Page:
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Wind turbine maker Suzlon Energy is working with international banks to raise USD 300 million to USD 500 million in overseas bonds to repay debt maturing this year, its group chief financial officer said on Friday.
Wind turbine maker Suzlon Energy
Suzlon, owner of Germany-based REpower, needs to repay foreign currency convertible bonds of $360 million in June and another $207 million in October.
"We are confident of meeting our debt obligation," Kirti Vagadia told Reuters by telephone. He said high-yield bonds will be raised in time to repay the debt, without giving a timeline or the names of the banks the company was working with.
Suzlon will leverage cash flows and assets of its international business to raise fresh debt, he said.
Suzlon's foreign currency bonds maturing this year have conversion prices of 76.68 rupees and 97.26 rupees per share, far above Suzlon's current share price, making them unattractive for bondholders to convert into shares.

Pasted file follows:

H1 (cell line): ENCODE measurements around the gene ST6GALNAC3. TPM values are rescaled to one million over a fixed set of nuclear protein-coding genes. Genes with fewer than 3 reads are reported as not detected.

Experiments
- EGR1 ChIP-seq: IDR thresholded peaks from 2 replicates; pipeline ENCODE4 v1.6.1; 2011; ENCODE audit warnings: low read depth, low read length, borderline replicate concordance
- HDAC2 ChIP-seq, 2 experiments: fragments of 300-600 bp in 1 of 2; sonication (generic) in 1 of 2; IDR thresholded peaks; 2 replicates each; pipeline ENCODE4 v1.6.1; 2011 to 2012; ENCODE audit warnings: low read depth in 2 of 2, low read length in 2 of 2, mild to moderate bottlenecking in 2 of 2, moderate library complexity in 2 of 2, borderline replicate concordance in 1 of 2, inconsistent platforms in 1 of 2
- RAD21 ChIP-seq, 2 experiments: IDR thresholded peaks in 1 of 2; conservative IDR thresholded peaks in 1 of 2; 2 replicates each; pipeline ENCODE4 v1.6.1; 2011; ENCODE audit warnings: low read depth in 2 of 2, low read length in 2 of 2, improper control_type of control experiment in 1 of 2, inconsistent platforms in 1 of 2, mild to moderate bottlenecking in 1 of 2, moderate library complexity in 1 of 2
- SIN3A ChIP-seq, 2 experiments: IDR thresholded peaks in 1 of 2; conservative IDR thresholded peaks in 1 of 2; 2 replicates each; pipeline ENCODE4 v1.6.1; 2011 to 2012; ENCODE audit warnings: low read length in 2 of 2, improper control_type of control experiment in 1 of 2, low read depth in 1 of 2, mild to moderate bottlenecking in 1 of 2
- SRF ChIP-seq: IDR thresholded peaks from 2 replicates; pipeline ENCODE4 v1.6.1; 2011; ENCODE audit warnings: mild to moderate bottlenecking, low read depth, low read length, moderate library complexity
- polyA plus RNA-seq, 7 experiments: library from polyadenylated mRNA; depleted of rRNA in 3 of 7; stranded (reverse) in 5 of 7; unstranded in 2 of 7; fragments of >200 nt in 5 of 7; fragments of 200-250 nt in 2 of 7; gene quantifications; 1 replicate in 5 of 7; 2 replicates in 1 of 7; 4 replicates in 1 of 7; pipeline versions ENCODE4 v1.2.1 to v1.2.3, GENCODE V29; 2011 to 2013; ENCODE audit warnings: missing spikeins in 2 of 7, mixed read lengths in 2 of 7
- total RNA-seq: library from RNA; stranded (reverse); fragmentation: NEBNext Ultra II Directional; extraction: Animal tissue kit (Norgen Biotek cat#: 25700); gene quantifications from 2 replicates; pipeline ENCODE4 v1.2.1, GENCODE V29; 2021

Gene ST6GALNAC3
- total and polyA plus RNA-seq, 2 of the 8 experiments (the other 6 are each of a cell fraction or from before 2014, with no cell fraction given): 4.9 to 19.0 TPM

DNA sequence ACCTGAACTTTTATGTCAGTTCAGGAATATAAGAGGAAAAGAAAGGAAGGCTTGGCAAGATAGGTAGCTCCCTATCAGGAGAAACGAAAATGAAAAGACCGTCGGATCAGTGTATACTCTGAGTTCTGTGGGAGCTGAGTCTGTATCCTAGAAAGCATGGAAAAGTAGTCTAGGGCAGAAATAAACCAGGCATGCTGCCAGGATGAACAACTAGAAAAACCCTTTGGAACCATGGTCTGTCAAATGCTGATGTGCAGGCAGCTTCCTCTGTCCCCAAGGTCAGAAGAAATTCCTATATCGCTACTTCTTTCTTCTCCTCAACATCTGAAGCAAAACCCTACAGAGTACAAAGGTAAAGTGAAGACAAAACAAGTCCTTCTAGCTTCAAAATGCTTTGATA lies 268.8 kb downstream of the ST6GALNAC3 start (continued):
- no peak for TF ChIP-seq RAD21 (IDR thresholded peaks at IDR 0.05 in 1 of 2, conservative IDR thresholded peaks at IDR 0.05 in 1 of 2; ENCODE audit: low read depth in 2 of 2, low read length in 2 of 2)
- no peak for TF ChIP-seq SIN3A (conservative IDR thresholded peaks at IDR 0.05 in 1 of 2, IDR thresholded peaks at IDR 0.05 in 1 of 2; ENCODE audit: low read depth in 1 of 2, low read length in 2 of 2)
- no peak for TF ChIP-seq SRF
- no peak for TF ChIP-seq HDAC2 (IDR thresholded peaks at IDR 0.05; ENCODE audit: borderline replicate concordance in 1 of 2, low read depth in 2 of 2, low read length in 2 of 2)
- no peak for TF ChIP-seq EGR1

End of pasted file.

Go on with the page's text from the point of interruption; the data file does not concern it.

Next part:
Suzlon's shares, valued at $755 million, have lost nearly 60 percent in a year, partly on concerns about the company's ability to repay its debt. At 0930 GMT, Suzlon shares were down 4.93 percent to 21.20 rupees.
The consolidated net debt for the company at the beginning of the year was 117.90 billion rupees and its net debt to equity ratio was 2.1.
Shares in Suzlon and many other renewable energy companies, once darlings of investors, have struggled since the global financial crisis of 2008.
Suzlon does not plan to sell or list REpower to raise funds to repay debt, nor is Suzlon founder Tulsi Tanti looking at selling a stake or issuing new shares, Vagadia said.
"REpower is not for sale," Vagadia said, calling media reports on talks with potential buyers "speculative".
"It would be very strange for us to list (REpower)," he said, referring to the efforts made for several months at buying out all other shareholders of the Germany-based firm. Suzlon delisted REpower last year, four years after first buying into the company.
(Editing by Tony Munroe)
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